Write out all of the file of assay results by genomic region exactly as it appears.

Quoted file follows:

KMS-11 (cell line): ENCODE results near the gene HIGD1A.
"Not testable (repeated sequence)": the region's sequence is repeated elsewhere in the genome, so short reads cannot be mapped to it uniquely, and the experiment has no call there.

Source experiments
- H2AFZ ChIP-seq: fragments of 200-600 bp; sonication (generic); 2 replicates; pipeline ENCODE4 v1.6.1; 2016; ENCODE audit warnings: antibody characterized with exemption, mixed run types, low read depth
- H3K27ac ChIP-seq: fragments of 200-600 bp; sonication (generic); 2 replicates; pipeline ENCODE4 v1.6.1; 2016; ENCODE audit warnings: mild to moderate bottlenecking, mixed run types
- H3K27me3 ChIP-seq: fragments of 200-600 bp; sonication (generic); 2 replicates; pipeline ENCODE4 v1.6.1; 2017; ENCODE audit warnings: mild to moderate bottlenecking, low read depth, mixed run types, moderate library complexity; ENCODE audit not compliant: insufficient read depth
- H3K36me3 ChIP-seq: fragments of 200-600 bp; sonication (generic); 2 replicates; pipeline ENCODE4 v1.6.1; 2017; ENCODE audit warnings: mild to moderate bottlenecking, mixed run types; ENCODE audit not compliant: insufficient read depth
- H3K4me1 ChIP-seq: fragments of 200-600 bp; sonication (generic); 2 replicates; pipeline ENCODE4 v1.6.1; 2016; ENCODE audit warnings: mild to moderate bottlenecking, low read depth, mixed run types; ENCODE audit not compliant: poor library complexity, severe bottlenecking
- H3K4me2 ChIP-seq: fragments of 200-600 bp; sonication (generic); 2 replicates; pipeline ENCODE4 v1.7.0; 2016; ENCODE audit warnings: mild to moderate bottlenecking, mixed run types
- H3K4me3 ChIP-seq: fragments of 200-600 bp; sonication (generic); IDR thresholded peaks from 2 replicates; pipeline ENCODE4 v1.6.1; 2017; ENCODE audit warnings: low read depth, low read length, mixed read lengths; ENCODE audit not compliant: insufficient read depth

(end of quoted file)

KMS-11 (cell line): ENCODE results near the gene HIGD1A.
"Not testable (repeated sequence)": the region's sequence is repeated elsewhere in the genome, so short reads cannot be mapped to it uniquely, and the experiment has no call there.

Source experiments
- H2AFZ ChIP-seq: fragments of 200-600 bp; sonication (generic); 2 replicates; pipeline ENCODE4 v1.6.1; 2016; ENCODE audit warnings: antibody characterized with exemption, mixed run types, low read depth
- H3K27ac ChIP-seq: fragments of 200-600 bp; sonication (generic); 2 replicates; pipeline ENCODE4 v1.6.1; 2016; ENCODE audit warnings: mild to moderate bottlenecking, mixed run types
- H3K27me3 ChIP-seq: fragments of 200-600 bp; sonication (generic); 2 replicates; pipeline ENCODE4 v1.6.1; 2017; ENCODE audit warnings: mild to moderate bottlenecking, low read depth, mixed run types, moderate library complexity; ENCODE audit not compliant: insufficient read depth
- H3K36me3 ChIP-seq: fragments of 200-600 bp; sonication (generic); 2 replicates; pipeline ENCODE4 v1.6.1; 2017; ENCODE audit warnings: mild to moderate bottlenecking, mixed run types; ENCODE audit not compliant: insufficient read depth
- H3K4me1 ChIP-seq: fragments of 200-600 bp; sonication (generic); 2 replicates; pipeline ENCODE4 v1.6.1; 2016; ENCODE audit warnings: mild to moderate bottlenecking, low read depth, mixed run types; ENCODE audit not compliant: poor library complexity, severe bottlenecking
- H3K4me2 ChIP-seq: fragments of 200-600 bp; sonication (generic); 2 replicates; pipeline ENCODE4 v1.7.0; 2016; ENCODE audit warnings: mild to moderate bottlenecking, mixed run types
- H3K4me3 ChIP-seq: fragments of 200-600 bp; sonication (generic); IDR thresholded peaks from 2 replicates; pipeline ENCODE4 v1.6.1; 2017; ENCODE audit warnings: low read depth, low read length, mixed read lengths; ENCODE audit not compliant: insufficient read depth